GMB urges govt rethink on state pension age

26 October 2007
Increasing the state pension age could impact on the quality of life enjoyed by people in manual employment, it has been suggested.

According to Office of National Statistics (ONS) figures, a seven-year difference in life expectancy currently exists in favour of high-paid professionals compared to manual workers.

A Pensions Commission report has called for a gradual rise in the state pension age to 68 in order to reorganise the UK's pensions system, the BBC reports.

The GMB has called on the government to rethink the proposal in light of the ONS' findings.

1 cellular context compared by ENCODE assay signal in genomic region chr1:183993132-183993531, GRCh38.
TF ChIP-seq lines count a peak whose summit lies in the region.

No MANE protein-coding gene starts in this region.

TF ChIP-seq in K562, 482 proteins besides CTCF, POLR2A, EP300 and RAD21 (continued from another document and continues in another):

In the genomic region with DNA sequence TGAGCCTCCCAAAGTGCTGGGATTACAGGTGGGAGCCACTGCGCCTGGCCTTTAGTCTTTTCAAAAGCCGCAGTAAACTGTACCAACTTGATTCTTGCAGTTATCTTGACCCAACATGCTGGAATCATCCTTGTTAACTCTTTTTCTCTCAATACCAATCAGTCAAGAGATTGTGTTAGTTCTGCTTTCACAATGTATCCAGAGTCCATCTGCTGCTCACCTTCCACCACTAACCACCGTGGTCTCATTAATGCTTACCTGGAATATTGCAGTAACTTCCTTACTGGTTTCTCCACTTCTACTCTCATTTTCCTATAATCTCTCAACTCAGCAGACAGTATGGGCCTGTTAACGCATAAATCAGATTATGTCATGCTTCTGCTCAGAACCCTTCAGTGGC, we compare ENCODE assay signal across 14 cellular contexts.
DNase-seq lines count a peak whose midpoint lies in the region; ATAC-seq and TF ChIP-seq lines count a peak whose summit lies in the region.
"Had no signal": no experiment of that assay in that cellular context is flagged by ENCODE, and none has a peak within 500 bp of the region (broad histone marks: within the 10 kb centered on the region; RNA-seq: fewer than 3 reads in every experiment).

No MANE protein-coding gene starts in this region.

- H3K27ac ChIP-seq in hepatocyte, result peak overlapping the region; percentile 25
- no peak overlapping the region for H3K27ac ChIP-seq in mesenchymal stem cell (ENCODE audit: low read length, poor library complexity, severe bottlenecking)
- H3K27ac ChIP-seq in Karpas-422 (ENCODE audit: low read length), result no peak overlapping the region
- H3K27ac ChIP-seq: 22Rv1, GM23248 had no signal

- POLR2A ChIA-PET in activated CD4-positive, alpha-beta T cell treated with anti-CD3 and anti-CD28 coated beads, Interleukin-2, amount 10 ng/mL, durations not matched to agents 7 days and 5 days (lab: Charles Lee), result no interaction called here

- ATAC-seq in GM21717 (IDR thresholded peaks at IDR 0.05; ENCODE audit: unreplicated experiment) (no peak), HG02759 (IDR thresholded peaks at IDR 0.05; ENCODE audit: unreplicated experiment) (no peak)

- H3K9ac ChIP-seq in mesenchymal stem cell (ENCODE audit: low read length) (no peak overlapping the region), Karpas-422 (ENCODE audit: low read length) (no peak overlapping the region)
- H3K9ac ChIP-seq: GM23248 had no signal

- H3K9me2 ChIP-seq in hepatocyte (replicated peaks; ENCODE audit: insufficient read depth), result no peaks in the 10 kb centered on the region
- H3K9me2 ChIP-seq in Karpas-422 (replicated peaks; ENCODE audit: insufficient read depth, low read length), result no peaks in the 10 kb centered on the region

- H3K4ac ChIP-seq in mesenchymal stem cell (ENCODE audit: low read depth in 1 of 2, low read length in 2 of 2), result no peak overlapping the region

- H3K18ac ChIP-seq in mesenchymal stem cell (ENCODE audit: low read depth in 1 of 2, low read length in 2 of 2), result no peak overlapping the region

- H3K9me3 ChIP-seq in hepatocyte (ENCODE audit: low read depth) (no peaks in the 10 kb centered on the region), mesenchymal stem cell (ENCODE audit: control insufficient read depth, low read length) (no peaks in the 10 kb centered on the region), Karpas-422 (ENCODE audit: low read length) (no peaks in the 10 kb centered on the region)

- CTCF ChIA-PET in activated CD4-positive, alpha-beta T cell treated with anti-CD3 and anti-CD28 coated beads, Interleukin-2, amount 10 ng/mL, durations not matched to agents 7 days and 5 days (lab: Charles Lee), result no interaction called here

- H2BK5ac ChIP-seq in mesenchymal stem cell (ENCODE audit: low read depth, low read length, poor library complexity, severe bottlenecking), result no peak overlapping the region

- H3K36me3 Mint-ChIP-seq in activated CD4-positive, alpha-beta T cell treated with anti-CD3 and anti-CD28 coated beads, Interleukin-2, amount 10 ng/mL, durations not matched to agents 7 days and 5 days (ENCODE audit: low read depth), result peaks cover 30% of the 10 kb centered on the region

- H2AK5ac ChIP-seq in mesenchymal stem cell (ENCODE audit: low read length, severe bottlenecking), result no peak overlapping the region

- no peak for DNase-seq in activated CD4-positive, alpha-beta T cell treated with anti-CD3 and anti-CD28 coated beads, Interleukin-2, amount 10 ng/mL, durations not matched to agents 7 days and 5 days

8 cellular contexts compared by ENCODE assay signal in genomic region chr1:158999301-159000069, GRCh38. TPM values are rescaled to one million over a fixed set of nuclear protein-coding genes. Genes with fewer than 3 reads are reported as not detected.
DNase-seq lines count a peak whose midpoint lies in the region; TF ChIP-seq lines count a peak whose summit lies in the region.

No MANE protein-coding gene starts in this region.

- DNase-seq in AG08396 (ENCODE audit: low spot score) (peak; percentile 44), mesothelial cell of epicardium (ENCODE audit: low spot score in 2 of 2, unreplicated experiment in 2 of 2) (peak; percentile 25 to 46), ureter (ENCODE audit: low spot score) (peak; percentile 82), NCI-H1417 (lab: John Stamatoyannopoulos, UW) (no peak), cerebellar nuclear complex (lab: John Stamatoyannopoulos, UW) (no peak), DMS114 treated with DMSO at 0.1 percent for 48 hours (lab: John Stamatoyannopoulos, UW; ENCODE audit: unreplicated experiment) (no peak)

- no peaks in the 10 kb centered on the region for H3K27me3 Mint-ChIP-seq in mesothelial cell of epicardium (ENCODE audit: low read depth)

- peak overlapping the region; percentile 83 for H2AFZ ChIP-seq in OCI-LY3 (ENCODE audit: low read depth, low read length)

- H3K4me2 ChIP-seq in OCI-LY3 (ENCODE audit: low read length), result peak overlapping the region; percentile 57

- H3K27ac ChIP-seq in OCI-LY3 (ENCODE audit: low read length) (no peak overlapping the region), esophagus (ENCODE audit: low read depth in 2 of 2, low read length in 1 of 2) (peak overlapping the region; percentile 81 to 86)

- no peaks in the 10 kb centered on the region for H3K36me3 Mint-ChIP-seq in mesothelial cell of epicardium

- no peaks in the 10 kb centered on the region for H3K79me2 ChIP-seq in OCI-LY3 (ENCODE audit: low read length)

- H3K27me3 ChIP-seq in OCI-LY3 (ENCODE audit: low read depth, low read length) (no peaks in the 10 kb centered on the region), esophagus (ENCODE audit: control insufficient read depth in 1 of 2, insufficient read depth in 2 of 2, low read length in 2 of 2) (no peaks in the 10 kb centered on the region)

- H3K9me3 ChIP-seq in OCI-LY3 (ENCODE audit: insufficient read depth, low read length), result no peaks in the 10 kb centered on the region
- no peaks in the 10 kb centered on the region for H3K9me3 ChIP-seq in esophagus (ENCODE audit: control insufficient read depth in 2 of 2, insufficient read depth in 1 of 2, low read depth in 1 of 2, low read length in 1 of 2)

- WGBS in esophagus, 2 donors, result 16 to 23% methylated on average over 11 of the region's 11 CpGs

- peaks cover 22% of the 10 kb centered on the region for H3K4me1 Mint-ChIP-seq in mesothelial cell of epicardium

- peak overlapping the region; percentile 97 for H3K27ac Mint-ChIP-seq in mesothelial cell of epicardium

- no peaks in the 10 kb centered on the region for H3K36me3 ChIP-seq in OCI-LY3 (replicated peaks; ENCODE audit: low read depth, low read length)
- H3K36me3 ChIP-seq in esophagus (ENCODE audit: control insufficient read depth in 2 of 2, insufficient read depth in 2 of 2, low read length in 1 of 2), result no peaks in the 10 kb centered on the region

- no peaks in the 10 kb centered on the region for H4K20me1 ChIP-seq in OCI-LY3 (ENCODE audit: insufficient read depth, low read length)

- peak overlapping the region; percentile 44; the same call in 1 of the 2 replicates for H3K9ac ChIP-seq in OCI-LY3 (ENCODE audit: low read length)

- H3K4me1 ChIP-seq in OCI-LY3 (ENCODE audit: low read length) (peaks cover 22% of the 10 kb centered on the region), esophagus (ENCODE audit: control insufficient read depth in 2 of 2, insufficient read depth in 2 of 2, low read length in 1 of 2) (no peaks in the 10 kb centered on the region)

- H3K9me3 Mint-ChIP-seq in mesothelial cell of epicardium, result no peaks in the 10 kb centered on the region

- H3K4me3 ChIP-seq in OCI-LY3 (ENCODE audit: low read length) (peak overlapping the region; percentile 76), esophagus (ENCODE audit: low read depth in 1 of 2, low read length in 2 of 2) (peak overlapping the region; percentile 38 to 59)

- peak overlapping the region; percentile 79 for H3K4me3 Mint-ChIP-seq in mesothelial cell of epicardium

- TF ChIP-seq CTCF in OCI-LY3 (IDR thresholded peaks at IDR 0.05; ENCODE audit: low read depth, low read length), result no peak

Commenting on behalf of the union, general secretary Paul Kenny stated his belief that manual workers should not be forced to work until a later age in order to subsidise high-paid professionals who are fortunate enough to be able to retire early.

"Until society shares equally in the benefits of longer life expectancy, manual workers should no be made to work until they drop while high paid professionals can retire early and live for decades in comfort," he argued.

The findings by the ONS also predicted that the population of the UK would pass the 70 million mark by 2030, according to the Thrifty Scot.

Find out more about early retirement and retirement planning

track© Adfero Ltd